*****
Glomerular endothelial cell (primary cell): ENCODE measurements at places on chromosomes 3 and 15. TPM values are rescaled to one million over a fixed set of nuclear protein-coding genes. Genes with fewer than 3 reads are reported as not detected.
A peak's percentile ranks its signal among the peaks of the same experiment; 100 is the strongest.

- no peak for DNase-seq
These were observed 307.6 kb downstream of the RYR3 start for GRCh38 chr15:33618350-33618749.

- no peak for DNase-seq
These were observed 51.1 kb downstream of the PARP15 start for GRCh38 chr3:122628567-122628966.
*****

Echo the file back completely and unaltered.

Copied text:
Glomerular endothelial cell (primary cell): ENCODE measurements at places on chromosomes 3 and 15. TPM values are rescaled to one million over a fixed set of nuclear protein-coding genes. Genes with fewer than 3 reads are reported as not detected.
A peak's percentile ranks its signal among the peaks of the same experiment; 100 is the strongest.

- no peak for DNase-seq
These were observed 307.6 kb downstream of the RYR3 start for GRCh38 chr15:33618350-33618749.

- no peak for DNase-seq
These were observed 51.1 kb downstream of the PARP15 start for GRCh38 chr3:122628567-122628966.